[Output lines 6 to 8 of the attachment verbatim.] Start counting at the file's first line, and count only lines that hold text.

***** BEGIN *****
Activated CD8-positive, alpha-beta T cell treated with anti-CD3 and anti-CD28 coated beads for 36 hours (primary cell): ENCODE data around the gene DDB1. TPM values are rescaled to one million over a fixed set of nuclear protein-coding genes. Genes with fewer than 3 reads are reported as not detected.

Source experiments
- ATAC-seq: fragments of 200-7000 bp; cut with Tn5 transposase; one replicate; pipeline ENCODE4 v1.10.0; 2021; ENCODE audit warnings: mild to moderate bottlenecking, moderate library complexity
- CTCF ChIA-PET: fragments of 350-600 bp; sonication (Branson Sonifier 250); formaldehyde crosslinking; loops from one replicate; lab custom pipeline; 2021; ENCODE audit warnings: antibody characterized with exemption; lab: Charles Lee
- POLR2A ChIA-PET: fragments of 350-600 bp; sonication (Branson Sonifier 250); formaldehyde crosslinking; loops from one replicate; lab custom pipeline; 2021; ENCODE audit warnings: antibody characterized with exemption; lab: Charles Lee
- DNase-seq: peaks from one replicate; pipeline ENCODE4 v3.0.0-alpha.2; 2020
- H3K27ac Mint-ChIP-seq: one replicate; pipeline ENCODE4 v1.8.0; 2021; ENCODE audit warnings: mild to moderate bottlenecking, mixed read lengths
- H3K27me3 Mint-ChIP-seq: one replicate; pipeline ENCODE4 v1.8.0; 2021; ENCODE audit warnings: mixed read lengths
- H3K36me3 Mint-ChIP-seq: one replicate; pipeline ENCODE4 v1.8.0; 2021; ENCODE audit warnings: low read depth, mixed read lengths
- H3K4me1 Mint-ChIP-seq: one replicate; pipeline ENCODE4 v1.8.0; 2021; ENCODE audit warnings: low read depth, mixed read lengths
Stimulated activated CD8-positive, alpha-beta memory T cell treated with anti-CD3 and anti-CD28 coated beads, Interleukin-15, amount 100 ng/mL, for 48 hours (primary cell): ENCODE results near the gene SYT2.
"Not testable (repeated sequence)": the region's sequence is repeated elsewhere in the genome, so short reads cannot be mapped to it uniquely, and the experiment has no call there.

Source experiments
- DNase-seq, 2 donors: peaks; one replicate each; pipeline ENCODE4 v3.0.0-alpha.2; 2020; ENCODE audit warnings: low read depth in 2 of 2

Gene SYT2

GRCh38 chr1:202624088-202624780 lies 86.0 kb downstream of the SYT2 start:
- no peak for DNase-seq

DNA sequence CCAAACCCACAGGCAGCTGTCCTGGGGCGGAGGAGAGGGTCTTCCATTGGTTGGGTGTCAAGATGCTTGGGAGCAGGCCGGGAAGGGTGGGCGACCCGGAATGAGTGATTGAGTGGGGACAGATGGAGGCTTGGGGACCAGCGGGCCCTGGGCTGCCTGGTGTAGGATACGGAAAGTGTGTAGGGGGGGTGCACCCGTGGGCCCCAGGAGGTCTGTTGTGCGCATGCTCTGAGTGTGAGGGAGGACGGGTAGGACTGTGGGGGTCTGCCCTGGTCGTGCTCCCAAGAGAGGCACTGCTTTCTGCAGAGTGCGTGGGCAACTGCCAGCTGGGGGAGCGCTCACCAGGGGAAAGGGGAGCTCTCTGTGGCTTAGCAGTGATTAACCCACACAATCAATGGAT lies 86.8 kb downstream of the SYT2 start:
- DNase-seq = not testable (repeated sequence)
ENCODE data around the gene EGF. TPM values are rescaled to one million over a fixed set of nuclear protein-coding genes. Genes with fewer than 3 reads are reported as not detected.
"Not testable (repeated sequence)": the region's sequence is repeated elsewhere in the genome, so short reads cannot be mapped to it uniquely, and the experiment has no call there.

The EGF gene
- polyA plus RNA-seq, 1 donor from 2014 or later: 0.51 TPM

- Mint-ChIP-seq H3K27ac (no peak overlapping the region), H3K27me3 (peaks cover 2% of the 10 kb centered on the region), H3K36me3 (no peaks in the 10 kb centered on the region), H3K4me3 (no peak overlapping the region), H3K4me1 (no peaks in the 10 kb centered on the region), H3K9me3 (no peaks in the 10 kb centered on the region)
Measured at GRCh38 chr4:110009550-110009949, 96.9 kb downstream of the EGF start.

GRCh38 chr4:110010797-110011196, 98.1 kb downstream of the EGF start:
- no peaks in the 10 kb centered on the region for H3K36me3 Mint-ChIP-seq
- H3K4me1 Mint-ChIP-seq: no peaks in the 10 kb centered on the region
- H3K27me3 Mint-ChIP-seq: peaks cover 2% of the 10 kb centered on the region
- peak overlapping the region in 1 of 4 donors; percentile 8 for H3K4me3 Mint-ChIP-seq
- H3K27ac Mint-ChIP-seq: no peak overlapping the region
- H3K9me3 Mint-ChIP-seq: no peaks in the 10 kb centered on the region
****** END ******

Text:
- DNase-seq: peaks from one replicate; pipeline ENCODE4 v3.0.0-alpha.2; 2020
- H3K27ac Mint-ChIP-seq: one replicate; pipeline ENCODE4 v1.8.0; 2021; ENCODE audit warnings: mild to moderate bottlenecking, mixed read lengths
- H3K27me3 Mint-ChIP-seq: one replicate; pipeline ENCODE4 v1.8.0; 2021; ENCODE audit warnings: mixed read lengths